17 August 2011
Star’s Ramadhan mistake: don’t resort to law
The Centre for Independent Journalism (CIJ) Malaysia regrets that the Home Ministry has seen fit to haul up The Star twice over the newspaper’s mistake in titling its 10 August 2011 food supplement “Ramadhan delights” despite also featuring non-halal eateries.
Firstly, it was clearly an unintentional oversight, given the common understanding about the halal issue in this country and the fact that the paper, which is owned by a major component of the ruling party, would be more than well aware of the position of Islam as the religion of the federation and the sensitivities associated that.
Secondly, the error has not caused any actual harm and any confusion would have been easily dispelled by the newspaper’s readers.
Viewed in this light, the ministry’s intervention and rejection of the first apology, which was published in the paper on 12 August, are highly disproportionate, reflecting the ridiculous extent of the power accorded to it over print media under the Printing Presses and Publications Act (PPPA) 1984. Indeed, such unintentional and rectifiable transgressions can easily be used as an excuse to revoke a paper’s publishing licence under this draconian law.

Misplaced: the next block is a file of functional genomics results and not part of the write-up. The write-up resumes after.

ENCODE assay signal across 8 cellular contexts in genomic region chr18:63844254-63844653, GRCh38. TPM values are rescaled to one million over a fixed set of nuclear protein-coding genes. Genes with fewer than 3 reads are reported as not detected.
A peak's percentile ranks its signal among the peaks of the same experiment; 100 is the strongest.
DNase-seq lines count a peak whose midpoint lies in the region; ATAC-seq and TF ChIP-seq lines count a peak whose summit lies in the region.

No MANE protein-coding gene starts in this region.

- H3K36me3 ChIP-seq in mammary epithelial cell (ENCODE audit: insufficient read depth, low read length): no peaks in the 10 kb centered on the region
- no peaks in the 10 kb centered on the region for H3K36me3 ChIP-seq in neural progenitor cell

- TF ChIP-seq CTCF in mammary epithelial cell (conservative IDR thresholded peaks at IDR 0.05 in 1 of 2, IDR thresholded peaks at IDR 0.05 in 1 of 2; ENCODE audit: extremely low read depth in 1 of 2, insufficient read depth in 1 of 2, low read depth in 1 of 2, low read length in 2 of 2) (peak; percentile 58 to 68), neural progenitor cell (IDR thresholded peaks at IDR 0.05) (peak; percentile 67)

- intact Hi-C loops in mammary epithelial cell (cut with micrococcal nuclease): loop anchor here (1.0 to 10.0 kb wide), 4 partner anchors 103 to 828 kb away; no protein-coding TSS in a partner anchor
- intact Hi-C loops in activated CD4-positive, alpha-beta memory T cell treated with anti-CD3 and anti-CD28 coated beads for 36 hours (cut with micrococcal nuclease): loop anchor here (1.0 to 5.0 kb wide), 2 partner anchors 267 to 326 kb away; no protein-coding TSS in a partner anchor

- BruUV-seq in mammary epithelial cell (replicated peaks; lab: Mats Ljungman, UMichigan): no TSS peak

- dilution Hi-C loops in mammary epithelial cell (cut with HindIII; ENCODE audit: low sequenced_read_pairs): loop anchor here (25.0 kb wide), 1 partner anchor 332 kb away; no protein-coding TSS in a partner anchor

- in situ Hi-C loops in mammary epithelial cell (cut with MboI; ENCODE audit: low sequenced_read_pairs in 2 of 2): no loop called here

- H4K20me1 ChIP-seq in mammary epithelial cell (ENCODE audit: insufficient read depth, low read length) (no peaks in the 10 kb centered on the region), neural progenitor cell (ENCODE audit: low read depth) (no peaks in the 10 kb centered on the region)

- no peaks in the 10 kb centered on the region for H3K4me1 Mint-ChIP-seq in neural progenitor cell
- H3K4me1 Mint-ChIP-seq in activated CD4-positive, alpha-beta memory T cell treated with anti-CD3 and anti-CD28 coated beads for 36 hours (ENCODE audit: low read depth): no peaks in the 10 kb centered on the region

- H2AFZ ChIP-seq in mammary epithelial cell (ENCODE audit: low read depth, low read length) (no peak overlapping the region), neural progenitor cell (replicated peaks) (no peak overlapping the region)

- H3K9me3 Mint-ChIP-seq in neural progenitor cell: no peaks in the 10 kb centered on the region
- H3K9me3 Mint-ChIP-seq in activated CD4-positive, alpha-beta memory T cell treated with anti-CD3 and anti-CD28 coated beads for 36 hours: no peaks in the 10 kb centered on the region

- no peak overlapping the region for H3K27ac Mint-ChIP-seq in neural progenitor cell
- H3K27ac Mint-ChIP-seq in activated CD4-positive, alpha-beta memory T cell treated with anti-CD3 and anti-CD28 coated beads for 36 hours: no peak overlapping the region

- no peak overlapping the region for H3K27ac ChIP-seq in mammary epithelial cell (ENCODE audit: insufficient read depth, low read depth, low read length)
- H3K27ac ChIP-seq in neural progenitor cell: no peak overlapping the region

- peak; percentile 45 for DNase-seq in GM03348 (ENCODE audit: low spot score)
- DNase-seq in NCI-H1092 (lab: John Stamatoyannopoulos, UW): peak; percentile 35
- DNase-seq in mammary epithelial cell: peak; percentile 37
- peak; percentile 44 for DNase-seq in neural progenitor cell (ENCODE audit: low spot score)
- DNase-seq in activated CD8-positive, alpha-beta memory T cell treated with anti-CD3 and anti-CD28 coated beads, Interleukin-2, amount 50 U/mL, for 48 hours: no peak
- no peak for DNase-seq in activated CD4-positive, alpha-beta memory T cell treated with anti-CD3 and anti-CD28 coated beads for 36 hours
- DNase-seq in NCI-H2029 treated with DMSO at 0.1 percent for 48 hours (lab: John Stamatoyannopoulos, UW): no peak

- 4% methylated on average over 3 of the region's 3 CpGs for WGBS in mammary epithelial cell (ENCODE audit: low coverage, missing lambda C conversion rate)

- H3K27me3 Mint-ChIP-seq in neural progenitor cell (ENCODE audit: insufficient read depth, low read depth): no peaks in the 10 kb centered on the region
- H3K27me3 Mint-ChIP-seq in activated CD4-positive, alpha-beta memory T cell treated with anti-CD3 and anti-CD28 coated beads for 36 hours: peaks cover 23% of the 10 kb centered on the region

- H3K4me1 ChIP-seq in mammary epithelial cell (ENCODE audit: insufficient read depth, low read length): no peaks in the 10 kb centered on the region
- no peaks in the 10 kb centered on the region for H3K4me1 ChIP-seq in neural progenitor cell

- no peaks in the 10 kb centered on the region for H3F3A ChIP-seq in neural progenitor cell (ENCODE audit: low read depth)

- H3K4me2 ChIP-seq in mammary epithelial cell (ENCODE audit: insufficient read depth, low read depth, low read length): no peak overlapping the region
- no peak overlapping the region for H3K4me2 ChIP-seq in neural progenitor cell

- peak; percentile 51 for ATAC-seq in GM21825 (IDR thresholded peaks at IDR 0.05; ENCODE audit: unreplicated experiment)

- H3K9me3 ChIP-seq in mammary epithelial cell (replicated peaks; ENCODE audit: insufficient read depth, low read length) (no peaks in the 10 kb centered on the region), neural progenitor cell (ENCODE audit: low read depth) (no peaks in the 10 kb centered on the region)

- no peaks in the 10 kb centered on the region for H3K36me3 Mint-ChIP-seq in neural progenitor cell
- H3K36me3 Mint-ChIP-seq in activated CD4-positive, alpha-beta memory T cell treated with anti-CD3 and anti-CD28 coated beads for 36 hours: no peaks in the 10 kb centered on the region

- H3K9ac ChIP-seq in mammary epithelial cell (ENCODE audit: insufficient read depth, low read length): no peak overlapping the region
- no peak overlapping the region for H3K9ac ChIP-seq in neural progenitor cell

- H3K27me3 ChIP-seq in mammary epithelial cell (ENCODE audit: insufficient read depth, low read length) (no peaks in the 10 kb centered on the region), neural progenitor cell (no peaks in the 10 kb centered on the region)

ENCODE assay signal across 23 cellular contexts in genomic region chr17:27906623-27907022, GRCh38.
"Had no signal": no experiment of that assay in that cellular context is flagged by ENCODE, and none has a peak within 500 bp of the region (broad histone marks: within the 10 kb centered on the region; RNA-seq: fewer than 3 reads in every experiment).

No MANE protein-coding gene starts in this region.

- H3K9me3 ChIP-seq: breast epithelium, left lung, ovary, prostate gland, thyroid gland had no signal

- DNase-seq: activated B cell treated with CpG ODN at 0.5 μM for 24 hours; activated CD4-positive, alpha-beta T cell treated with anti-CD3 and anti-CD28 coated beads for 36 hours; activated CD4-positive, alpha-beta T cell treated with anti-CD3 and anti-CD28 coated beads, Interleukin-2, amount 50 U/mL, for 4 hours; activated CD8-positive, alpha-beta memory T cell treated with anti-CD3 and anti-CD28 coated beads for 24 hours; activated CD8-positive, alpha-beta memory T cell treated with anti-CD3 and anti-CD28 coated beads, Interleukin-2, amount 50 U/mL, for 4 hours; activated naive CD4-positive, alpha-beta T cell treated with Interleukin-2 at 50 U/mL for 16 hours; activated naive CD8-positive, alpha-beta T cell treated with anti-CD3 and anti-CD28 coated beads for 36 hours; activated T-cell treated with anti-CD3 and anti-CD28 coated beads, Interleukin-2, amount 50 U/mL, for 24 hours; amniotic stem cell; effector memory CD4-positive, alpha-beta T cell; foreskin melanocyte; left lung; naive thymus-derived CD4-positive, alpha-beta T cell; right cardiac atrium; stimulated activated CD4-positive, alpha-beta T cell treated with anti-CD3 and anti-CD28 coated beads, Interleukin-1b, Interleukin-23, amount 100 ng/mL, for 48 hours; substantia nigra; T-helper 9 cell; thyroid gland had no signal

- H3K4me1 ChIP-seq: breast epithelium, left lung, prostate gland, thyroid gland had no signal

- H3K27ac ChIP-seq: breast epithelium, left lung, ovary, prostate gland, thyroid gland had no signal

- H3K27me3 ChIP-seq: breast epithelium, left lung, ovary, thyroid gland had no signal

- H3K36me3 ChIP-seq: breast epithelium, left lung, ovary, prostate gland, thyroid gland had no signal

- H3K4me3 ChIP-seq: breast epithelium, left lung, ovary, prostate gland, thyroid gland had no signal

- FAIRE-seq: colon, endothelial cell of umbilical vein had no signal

And while The Star did right by publicly apologising again on 16 August and explaining how the oversight happened, promising to put in place better checks in the editorial work flow to prevent such a mistake from happening again, this unintentional error does not merit the “stern action” promised to all responsible. So far, the paper has suspended the supplements editor, Johnni Wong, though the duration is unknown.
CIJ calls for level-headedness from all parties who have grievances against the media, especially where any perceived harm is easily contained without state interference. The latest sorry episode shows yet again how the PPPA is easily used as a tool to keep print media under executive control and why it must therefore be abolished in the people’s interest.
CIJ executive officer